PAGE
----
Here, by the way, are final paragraphs from the other two articles that just happened to be on the same inside page where the general’s comments made it into print. Both were on the Turkish vote:

“‘Military to military, they speak the same language, they work out their scenarios,’ said the Turkish official. ‘But ultimately it’s the political authority that must take responsibility. The administration could have done a better job understanding that fact. They were told again and again this would not be an easy thing to do.’

“But within the Bush administration the mood has been one of frustration and puzzlement. ‘No question there was serious disappointment,’ said a State Department official. ‘There is still a desire to see what might be possible.’ But officials say they are not confident of success.”

(“Powell Says U.S. Can Wage War on Iraq Without Turks” by Steven R. Weisman)

“‘For 40 years, the U.S. got whatever it asked for here,’ [Mr. Zapsu, an aide to Mr. Edogan] said. ‘But Tayyip Erdogan is not that way. He really believes in democracy.'”

(In Defeat of U.S. Plan, Turks See a Victory for Democracy by Dexter Filkins )

As the final paragraphs of the Weisman piece indicate, American foreign policy today is largely run out of the Pentagon and its emphasis is invariably “military to military,” which means, of course, that you’re likely to miss a few details — giant demonstrations, massive turns in public opinion, rogue parliamentarians and the like. What follows are three pieces on what the new, fully militarized, triumphalist American foreign policy looks like, and looks like it’s about to do. First, from Jack Beatty of the Atlantic, comes a striking summary of the urge in Washington to launch an aggressive war, a piece not to be missed; then, Maureen Dowd’s column in the New York Times yesterday reminding us that our Secretary of Defense gets off on Genghis Khan (the Mongols’ fire and brimstone approach to war being a possible model for what’s going to happen — after all, they burned Baghdad to the ground in 1268); and finally the pastor of a Protestant church in the Washington area discusses George Bush’s religious triumphalism in the Washington Post. (Is the President, in fact, a fundamentalist heretic in espousing “the myth of redemptive violence, which posits a war between good and evil, with God on the side of good and Satan on the side of evil and the battle lines pretty clearly drawn”?) Mix together the Pentagon, the oil hawks, the Likudniks, and the fundamentalist elements and you’ve got a potent combination — the ideological equivalent of a dirty bomb loosed on the world. Tom

In the Name of God
By Jack Beatty
The Atlantic
March 5, 2003

Unless a coup topples Saddam Hussein or he goes into exile, the U.S. will soon mount the first unprovoked war in its history, the first fought in pursuance of a doctrine under which we claim the right to attack nations that have not attacked us but who might, who could, who would if we do not strike first–a war fought in the subjunctive, based on a string of “ifs.” If Saddam possesses usable weapons of mass destruction and if, to take a scenario George W. Bush takes seriously, he builds a fleet of pilotless drones and if he somehow gets them out of Iraq and if he builds or hires ships and launches his drones from them and if he has found a way to make the drones spread weapons of mass destruction and if it is not a windy day.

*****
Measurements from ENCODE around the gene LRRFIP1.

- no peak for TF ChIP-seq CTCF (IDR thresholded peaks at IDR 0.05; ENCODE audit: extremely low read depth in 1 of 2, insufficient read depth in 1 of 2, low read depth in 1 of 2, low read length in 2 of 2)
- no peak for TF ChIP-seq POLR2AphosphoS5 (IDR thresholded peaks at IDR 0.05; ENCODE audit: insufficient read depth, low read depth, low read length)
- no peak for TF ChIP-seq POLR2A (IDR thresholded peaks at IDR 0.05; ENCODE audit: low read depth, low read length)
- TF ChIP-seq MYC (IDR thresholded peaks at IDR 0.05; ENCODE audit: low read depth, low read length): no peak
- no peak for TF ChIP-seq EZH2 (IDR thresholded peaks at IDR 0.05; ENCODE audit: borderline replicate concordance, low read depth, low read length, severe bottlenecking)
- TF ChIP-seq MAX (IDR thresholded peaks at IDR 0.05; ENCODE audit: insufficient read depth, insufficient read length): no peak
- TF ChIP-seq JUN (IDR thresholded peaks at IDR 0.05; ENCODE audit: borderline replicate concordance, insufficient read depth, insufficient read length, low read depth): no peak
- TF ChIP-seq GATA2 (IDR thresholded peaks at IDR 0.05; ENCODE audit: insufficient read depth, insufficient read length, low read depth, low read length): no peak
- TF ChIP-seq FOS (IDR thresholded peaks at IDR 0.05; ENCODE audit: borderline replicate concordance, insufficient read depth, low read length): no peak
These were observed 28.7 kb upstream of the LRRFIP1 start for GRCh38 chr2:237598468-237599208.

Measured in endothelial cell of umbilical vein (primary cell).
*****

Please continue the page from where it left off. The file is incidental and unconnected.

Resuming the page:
To read more of Beatty click here

What Would Genghis Do?
By Maureen Dowd
The New York Times
March 5, 2003

WASHINGTON It’s easy to picture Rummy in a big metal breastplate, a skirt and lace-up gladiator sandals.

Rummius Maximus Pompeius.

During the innocent summer before 9/11, the defense secretary’s office sponsored a study of ancient empires – Macedonia, Rome, the Mongols – to figure out how they maintained dominance.

What tips could Rummy glean from Alexander the Great, Julius Caesar and Genghis Khan?

Mr. Rumsfeld would be impressed, after all, if he knew that Genghis Khan had invented the first crude MIRV (a missile that spews out multiple warheads to their predetermined targets). As David Morgan writes in “The Mongols,” when the bloodthirsty chieftain began his subjugation of the Chinese empire in 1211, he had to figure out a way to take China’s walled cities:

To read more of Dowd click here

Of God, and Man, in the Oval Office
By Fritz Ritsch
The Washington Post
March 2, 2003

The National Council of Churches (NCC), together with a number of peace organizations, recently ran an ad on CNN and Fox in which a bishop of the United Methodist Church, to which President Bush belongs, criticized the Bush administration’s relentless war rhetoric. Going to war with Iraq “violates God’s law and the teachings of Jesus Christ,” said the bishop.

It may confound people that some mainline Protestant churches continue to resist the president’s call to arms. After all, it is couched in theological language: The term “axis of evil” was coined to give the war on terrorism a religious edge; President Bush speaks of giving the people of Iraq not democracy, but freedom, harkening back to both the biblical Exodus and the Civil War.

The Rev. Fritz Ritsch is pastor of Bethesda Presbyterian Church.
© 2003 The Washington Post Company

To read more of Rev. Ritsch click here